FMCGs, retailers continue to forge direct consumer link as lockdown eases

A report by Avendus Capital, released this week, found that India’s e-tail market will touch $200 billion in five years, from $40 billion now
Consumer-facing businesses have had to reorient themselves during the Covid-19 pandemic and target their audiences directly since people have been wary of stepping out to shop.

While tie-ups with online platforms such as Swiggy, Zomato, Dunzo, Flipkart and Domino’s for last-mile delivery gained currency during the lockdown, many of these initiatives have now reduced as businesses normalise. That’s not to say that direct-to-consumer (D2C) programmes have ended altogether. The focus of fast-moving consumer goods (FMCGs) is also shifting to online channels.

A report by Avendus Capital, released this week, found that India’s e-tail market will touch $200 billion in five years, from $40 billion now.

That’s a five-fold growth in five years, says Neeraj Shrimali, executive director, digital and technology investment banking, Avendus Capital, led by a surge in online shoppers, many of whom are seeking convenience, differentiated products as well as a safe and easy shopping environment.

“E-tail will increasingly become India’s organised retail,” Shrimali says. “And brands that think digital-first will have a distinct advantage.”

Retailers and FMCG companies agree but add that the offline shopping experience will not altogether vanish. Footwear retailer Bata, for instance, has continued with its D2C initiatives that includes sending mobile stores to housing societies and neighbourhoods. The company has also reopened its physical stores. “The mobile store programme is still on in 35-40 cities,” says Bata India CEO Sandeep Kataria.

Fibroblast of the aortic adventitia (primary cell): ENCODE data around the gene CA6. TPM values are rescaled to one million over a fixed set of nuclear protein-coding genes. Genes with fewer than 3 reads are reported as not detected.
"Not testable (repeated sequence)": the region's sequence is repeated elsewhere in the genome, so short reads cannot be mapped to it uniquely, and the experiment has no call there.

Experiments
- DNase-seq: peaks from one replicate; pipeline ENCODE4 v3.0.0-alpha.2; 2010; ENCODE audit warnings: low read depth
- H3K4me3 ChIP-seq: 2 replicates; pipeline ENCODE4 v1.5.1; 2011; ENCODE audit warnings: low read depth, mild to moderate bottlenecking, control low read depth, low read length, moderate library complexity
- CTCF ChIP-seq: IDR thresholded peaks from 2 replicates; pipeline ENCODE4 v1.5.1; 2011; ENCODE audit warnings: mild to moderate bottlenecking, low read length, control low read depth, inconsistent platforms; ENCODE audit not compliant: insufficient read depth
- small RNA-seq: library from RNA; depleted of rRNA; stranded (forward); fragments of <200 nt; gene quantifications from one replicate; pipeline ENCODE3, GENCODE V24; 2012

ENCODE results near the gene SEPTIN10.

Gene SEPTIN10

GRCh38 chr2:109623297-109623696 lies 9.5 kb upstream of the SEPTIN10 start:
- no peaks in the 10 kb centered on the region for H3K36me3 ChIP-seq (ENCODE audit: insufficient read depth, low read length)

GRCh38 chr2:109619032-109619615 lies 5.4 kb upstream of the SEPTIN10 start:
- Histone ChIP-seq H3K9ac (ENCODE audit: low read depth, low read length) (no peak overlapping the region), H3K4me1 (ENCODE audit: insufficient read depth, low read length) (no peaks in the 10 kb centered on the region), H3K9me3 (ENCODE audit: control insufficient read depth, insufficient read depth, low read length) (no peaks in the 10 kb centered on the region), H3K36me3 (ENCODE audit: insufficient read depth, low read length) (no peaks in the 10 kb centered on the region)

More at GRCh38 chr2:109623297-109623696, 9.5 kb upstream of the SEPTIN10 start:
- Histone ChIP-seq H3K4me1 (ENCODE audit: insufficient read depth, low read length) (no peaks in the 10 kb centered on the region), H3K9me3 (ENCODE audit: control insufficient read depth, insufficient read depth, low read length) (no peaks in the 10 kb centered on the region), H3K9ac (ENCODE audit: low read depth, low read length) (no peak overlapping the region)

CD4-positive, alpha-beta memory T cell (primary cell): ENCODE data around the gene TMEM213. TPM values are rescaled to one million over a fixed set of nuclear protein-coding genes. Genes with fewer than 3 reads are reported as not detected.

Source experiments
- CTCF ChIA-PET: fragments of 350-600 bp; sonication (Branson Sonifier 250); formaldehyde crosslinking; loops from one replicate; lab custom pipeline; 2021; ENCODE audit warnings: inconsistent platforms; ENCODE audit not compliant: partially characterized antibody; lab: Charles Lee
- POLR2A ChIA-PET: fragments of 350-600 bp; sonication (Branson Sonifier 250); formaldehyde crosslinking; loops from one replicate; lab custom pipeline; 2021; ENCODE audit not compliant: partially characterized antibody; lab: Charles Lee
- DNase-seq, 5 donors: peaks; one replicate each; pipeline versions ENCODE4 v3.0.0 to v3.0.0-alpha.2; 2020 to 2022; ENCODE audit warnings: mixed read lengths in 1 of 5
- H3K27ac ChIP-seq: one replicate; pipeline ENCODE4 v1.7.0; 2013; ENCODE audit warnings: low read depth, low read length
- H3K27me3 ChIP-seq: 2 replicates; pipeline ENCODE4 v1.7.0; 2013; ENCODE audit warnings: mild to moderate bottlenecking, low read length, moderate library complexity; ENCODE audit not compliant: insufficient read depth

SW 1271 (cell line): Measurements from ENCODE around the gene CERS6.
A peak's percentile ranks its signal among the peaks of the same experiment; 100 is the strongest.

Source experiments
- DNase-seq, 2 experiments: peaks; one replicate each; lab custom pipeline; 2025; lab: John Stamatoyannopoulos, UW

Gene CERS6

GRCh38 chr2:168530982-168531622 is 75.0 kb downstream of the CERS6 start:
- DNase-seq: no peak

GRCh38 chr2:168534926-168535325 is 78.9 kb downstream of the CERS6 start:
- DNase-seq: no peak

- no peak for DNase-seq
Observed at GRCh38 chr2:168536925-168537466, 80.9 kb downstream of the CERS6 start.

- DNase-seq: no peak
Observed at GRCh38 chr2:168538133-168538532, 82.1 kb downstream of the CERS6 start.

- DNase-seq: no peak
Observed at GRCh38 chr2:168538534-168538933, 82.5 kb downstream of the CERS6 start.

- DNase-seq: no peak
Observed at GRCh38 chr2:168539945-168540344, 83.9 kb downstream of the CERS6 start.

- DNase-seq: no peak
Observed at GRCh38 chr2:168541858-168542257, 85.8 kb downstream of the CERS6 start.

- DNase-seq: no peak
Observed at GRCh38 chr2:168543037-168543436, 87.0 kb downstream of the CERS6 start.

Then there is Bata’s WhatsApp programme, which allows consumers to select and order shoes from a catalogue. These are then home-delivered to them. Kataria says this has clicked especially with senior citizens, children and homemakers.

Titan’s jewellery division, Tanishq, has introduced a host of virtual features such as video consultation, appointment-based selling, virtual try-ons, digitised catalogues and home deliveries.

“Our video calls have gone up to four hours at a stretch with big-ticket sales of up to Rs 10 lakh for wedding jewellery,” says Ajoy Chawla, CEO of Titan’s jewellery division. He says these initiatives will continue for at least another year. On Tuesday, Hindustan Unilever Chairman and Managing Director Sanjiv Mehta said that the company had doubled its sales on the ecommerce channel to nearly 6 per cent versus last year.

According to a recent Nielsen survey, FMCG companies would continue to focus disproportionately on ease and convenience of delivery.

Companies will have to go beyond distribution tie-ups, says Simranjit Kaur, associate vice president, Avendus Capital. They will have to have a dedicated product and price strategy for the online market, away from the traditional market, she adds.

Most FMCGs have launched digital-first or digital-only brands in the last few years and are expected to increase these roll-outs in the months ahead.

Among others, names such as Lenskart (eyewear), Licious (meat startup), Mamaearth (skin care) and Boat (audio wear) have all created extraordinary value within two to three years of the launch, and have seen funding activity increase as a result, Kaur says. Avendus predicts the addressable market for D2C brands at $100 billion in five years.

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